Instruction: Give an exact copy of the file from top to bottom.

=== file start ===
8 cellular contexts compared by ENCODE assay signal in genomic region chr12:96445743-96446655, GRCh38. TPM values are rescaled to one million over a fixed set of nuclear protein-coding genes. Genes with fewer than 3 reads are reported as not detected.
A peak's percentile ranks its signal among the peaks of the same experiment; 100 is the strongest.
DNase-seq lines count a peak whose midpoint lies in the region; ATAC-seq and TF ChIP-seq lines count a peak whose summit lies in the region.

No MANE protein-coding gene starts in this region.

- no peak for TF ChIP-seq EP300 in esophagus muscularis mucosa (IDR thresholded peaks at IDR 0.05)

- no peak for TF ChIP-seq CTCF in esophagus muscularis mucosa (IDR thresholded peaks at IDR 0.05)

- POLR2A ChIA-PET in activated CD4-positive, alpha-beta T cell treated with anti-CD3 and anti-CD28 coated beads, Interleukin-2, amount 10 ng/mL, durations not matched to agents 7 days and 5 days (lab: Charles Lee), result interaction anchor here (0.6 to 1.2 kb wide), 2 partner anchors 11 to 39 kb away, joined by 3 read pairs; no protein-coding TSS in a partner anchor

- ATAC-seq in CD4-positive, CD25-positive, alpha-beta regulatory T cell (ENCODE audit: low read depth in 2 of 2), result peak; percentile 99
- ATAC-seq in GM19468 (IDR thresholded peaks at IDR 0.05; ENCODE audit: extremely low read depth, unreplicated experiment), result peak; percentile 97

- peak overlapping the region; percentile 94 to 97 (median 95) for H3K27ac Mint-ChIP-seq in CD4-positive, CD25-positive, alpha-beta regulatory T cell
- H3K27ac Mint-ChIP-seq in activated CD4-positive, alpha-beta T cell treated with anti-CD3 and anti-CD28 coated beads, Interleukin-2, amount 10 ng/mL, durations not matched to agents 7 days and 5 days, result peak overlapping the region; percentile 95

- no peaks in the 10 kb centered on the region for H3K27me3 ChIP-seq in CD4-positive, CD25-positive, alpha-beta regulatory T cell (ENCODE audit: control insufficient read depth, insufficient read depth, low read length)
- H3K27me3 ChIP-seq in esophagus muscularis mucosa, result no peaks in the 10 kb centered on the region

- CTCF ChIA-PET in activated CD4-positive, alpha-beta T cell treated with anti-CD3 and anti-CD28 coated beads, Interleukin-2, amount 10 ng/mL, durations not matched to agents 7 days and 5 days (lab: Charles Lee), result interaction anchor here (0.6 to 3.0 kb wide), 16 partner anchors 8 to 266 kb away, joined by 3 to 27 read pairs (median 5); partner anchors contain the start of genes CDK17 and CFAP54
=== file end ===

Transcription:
8 cellular contexts compared by ENCODE assay signal in genomic region chr12:96445743-96446655, GRCh38. TPM values are rescaled to one million over a fixed set of nuclear protein-coding genes. Genes with fewer than 3 reads are reported as not detected.
A peak's percentile ranks its signal among the peaks of the same experiment; 100 is the strongest.
DNase-seq lines count a peak whose midpoint lies in the region; ATAC-seq and TF ChIP-seq lines count a peak whose summit lies in the region.

No MANE protein-coding gene starts in this region.

- no peak for TF ChIP-seq EP300 in esophagus muscularis mucosa (IDR thresholded peaks at IDR 0.05)

- no peak for TF ChIP-seq CTCF in esophagus muscularis mucosa (IDR thresholded peaks at IDR 0.05)

- POLR2A ChIA-PET in activated CD4-positive, alpha-beta T cell treated with anti-CD3 and anti-CD28 coated beads, Interleukin-2, amount 10 ng/mL, durations not matched to agents 7 days and 5 days (lab: Charles Lee), result interaction anchor here (0.6 to 1.2 kb wide), 2 partner anchors 11 to 39 kb away, joined by 3 read pairs; no protein-coding TSS in a partner anchor

- ATAC-seq in CD4-positive, CD25-positive, alpha-beta regulatory T cell (ENCODE audit: low read depth in 2 of 2), result peak; percentile 99
- ATAC-seq in GM19468 (IDR thresholded peaks at IDR 0.05; ENCODE audit: extremely low read depth, unreplicated experiment), result peak; percentile 97

- peak overlapping the region; percentile 94 to 97 (median 95) for H3K27ac Mint-ChIP-seq in CD4-positive, CD25-positive, alpha-beta regulatory T cell
- H3K27ac Mint-ChIP-seq in activated CD4-positive, alpha-beta T cell treated with anti-CD3 and anti-CD28 coated beads, Interleukin-2, amount 10 ng/mL, durations not matched to agents 7 days and 5 days, result peak overlapping the region; percentile 95

- no peaks in the 10 kb centered on the region for H3K27me3 ChIP-seq in CD4-positive, CD25-positive, alpha-beta regulatory T cell (ENCODE audit: control insufficient read depth, insufficient read depth, low read length)
- H3K27me3 ChIP-seq in esophagus muscularis mucosa, result no peaks in the 10 kb centered on the region

- CTCF ChIA-PET in activated CD4-positive, alpha-beta T cell treated with anti-CD3 and anti-CD28 coated beads, Interleukin-2, amount 10 ng/mL, durations not matched to agents 7 days and 5 days (lab: Charles Lee), result interaction anchor here (0.6 to 3.0 kb wide), 16 partner anchors 8 to 266 kb away, joined by 3 to 27 read pairs (median 5); partner anchors contain the start of genes CDK17 and CFAP54